Smelly, black sludge seeping out of the sink drain is enough to put a damper on a great day. All is well until you stroll into your bathroom, only to find strange, black gunk lingering in the drain. What is it?
How do you get rid of it? If you find yourself in a similar predicament, stick around to learn how to tackle the sludge slime creeping up the sink drain.
What Is The Black Stuff In The Sink Drain?
As you probably guessed, the black slime hanging out in your sink drain isn’t exactly a good thing. Usually, the gunk is composed of whatever goes down the drain. For example, if it’s your bathroom sink drain that is plagued by the slime creature sneaking up the drain, it could be made of things like:
- Soap film
- Hand lotion
- Skin cells
Now, that lovely mix of cast-offs doesn’t sound like an appealing combination to us. When this kind of material clings to your drain lines, bacteria have plenty of time to grow and spread. If this material builds up in your drain lines, it can begin to back up into your sink drains, leaving you with a smelly, nasty mess of waste.
The black sludge in your bathroom sink drain often indicates a clog beginning to form in your plumbing lines. If it goes unaddressed, the problem can multiply, building up further and further until the line is obstructed completely. That’s a nightmare we don’t want any part of.
So, how do you clean it out? We’re getting to that next, so stick around.
How To Clean Black Stuff In The Sink Drain
If the problem is minor enough, you may be able to tackle the issue by yourself. Cleaning the black sludge out of the bathroom sink drain isn’t a pleasant task, but it needs to be done. There are a few methods for tackling the issue, but it depends on the severity of the issue.
If the problem is isolated to one or two drains in your home, you may be able to fix the problem without the help of a plumber. However, if black stuff is seeping out of all the drains in your house (or all of the drains in your basement), there’s a significant issue that needs addressing.
When the sewage begins to back up in the drains in the basement, there may be a significant clog somewhere in the system. If you live in the city, there could be an issue with the sewer system that the city needs to fix. Alternatively, you may have a full septic tank that needs emptying. Or, there might be a large clog that requires the assistance of a plumber.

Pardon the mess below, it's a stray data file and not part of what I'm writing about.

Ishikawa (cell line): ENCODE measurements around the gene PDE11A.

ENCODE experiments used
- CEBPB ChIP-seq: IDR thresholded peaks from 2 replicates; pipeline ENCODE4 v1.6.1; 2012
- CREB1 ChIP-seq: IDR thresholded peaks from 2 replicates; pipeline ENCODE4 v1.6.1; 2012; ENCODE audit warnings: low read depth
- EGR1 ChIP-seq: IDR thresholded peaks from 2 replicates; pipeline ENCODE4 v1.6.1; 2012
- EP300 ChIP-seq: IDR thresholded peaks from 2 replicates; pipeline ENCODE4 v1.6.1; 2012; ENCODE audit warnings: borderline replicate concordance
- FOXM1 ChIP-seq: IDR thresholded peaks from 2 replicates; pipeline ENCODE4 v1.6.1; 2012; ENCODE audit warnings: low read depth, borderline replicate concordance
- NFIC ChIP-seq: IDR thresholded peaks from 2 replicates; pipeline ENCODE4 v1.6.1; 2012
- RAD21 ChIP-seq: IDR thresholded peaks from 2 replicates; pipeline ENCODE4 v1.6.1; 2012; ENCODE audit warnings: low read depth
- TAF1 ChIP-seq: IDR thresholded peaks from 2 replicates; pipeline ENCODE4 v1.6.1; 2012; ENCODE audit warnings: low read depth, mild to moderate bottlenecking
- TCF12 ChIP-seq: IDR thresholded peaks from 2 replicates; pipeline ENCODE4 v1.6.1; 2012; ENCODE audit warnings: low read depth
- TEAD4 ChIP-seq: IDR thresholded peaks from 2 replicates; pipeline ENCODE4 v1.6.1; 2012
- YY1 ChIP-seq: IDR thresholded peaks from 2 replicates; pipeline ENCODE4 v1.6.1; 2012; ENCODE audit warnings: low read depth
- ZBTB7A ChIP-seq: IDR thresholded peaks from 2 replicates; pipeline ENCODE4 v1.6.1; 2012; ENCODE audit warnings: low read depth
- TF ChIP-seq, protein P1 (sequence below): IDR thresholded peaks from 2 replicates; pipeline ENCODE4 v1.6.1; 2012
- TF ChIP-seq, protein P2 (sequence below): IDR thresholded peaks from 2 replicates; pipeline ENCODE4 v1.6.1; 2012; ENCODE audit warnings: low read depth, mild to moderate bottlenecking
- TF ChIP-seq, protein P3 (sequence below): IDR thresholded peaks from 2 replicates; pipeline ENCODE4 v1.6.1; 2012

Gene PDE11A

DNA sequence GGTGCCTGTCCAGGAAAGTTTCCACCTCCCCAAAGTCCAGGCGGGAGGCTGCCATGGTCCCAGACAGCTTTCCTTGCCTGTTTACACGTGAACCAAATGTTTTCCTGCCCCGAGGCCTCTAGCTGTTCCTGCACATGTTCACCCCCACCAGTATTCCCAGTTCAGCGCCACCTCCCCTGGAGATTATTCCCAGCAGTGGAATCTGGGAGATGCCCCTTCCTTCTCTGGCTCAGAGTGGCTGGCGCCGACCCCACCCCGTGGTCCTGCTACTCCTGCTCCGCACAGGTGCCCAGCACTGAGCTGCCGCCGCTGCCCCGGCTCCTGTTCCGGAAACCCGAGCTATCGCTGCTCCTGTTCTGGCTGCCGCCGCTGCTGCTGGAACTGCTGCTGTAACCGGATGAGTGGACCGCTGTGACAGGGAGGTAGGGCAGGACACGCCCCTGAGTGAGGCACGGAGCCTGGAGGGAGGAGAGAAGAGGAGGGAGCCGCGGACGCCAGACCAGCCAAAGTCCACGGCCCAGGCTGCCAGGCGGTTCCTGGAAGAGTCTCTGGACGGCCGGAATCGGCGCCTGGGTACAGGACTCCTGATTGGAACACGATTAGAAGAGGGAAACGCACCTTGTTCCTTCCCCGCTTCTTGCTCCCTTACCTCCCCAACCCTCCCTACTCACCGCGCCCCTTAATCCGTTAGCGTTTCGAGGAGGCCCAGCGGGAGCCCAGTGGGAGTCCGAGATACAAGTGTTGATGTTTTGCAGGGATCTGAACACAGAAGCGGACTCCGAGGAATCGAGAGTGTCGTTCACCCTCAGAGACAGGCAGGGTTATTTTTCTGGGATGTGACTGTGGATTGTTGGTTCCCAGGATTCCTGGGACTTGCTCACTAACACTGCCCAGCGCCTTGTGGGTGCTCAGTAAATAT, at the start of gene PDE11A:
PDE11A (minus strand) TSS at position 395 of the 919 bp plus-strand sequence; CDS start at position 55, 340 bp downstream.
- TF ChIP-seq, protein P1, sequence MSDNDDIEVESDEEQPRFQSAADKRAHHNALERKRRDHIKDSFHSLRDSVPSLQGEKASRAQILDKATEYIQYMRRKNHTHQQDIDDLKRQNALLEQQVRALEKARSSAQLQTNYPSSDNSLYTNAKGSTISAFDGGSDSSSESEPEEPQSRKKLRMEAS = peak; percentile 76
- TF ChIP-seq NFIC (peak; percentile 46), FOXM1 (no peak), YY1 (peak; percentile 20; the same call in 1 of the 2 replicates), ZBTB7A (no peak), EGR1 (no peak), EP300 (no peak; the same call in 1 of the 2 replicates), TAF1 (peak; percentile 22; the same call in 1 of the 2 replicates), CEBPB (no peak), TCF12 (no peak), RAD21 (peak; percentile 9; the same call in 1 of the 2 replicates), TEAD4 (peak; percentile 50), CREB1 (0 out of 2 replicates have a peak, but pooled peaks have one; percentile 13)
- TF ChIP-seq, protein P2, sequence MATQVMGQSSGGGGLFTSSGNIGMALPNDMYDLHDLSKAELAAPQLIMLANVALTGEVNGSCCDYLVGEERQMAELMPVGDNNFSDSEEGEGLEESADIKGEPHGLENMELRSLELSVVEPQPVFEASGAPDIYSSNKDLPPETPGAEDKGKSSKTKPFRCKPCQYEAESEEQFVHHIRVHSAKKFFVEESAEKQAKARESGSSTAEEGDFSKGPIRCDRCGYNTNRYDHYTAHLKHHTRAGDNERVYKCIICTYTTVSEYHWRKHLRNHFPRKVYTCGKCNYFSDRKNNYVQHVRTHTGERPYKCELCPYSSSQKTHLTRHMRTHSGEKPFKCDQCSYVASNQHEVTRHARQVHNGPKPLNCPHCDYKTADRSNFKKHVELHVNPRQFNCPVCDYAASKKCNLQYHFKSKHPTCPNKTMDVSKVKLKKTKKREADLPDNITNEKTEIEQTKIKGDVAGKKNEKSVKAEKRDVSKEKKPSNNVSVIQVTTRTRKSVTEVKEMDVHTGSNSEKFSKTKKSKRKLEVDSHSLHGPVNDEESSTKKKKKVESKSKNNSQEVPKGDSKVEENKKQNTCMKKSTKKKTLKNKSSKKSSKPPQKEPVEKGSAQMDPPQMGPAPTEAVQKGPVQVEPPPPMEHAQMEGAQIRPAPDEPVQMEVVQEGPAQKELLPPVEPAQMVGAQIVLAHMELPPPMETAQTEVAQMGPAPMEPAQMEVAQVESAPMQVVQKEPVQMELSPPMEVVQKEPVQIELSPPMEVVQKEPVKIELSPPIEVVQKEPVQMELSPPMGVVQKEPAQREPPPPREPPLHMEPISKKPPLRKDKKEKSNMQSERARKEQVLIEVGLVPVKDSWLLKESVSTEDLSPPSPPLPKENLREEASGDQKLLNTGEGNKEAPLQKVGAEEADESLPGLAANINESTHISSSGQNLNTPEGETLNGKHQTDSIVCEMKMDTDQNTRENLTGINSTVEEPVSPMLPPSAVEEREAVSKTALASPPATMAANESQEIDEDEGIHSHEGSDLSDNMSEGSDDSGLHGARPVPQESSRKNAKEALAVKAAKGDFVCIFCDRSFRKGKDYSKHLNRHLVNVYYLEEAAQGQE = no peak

So, if the issue seems to be throughout your entire home or the entire lower level, it may be best to contact a plumber for help.
Remove The Black Gunk
If the issue seems minor and is isolated to a single drain, the problem may lie with the plumbing on that particular sink. So, you’re in luck. Hopefully, there’s no need to call in a plumber, but that is yet to be determined.
Here’s how to clean and correct the issue:
Clean the stopper: First things first, you need to clean the drain stopper. If there’s excess water hanging out in the sink, scoop that out and toss it down a non-plugged drain. Once the sink is empty, remove the drain stopper and clean the gunk.
This might take a while, but make sure you scrub off all of the nasty gunk. Use rubber cleaning gloves, hot water, and a scrubber. If you leave any remnants of the slimy mess on the stopper, it’s basically an invitation to welcome it back. So, scrub it well.
Check the issue: Before you get too carried away with the next step, check to see if the sink drains normally. If so, the problem may have been isolated to the stopper itself (things can get caught around the bottom of the stopper, causing the clog high up). If not, it’s back to the drawing board because there’s a clog there.
Bring in the big guns: Okay, fine, it’s just the plunger. You’ll need it for this next step since you know that a clog is hanging out in your drain. While you could use the grimy plunger you use to tackle toilet clogs, we recommend steering clear of that one and investing in a sink plunger.
Yep, believe it or not, sink plungers are a thing. Ensure you get a plunger that creates a tight seal over the drain. Fit the plunger over the drain and push down gently to create a solid seal. Turn on the faucet and allow a few inches of water into the sink.
Pump the plunger up and down with a bit of force while maintaining the seal. Then, pull the plunger up to break the seal. The water should swirl quickly down the drain. If not, give it another try. If the plunger doesn’t seem to help after a few attempts, move on to the next step.
Make A Drain Cleaner: When the plunger doesn’t work, it’s time to bring in a homemade drain cleaner. While you could use a commercial-grade drain cleaner, we recommend using a homemade option, as it’s easier on the plumbing.
Here’s what you’ll need for the drain cleaner:
- Boiling water
- Baking soda
Start by boiling a few cups of water. Pour half of the water down the drain, then follow up with half of a cup of baking soda. Pour the rest of the water down the drain. Allow the cleaner ten minutes to work, then check if your fix worked. Turn on the faucet and see if the drain empties normally.
Alternatively, you can use vinegar in place of the baking soda.
Call a plumber: If none of the above methods do the trick, it may be time to call in a professional. Clogged drains can indicate a larger issue at hand, like buildup that hasn’t broken down, forming a blockage. So, if your efforts prove fruitless, it may be time to enlist the help of a plumber.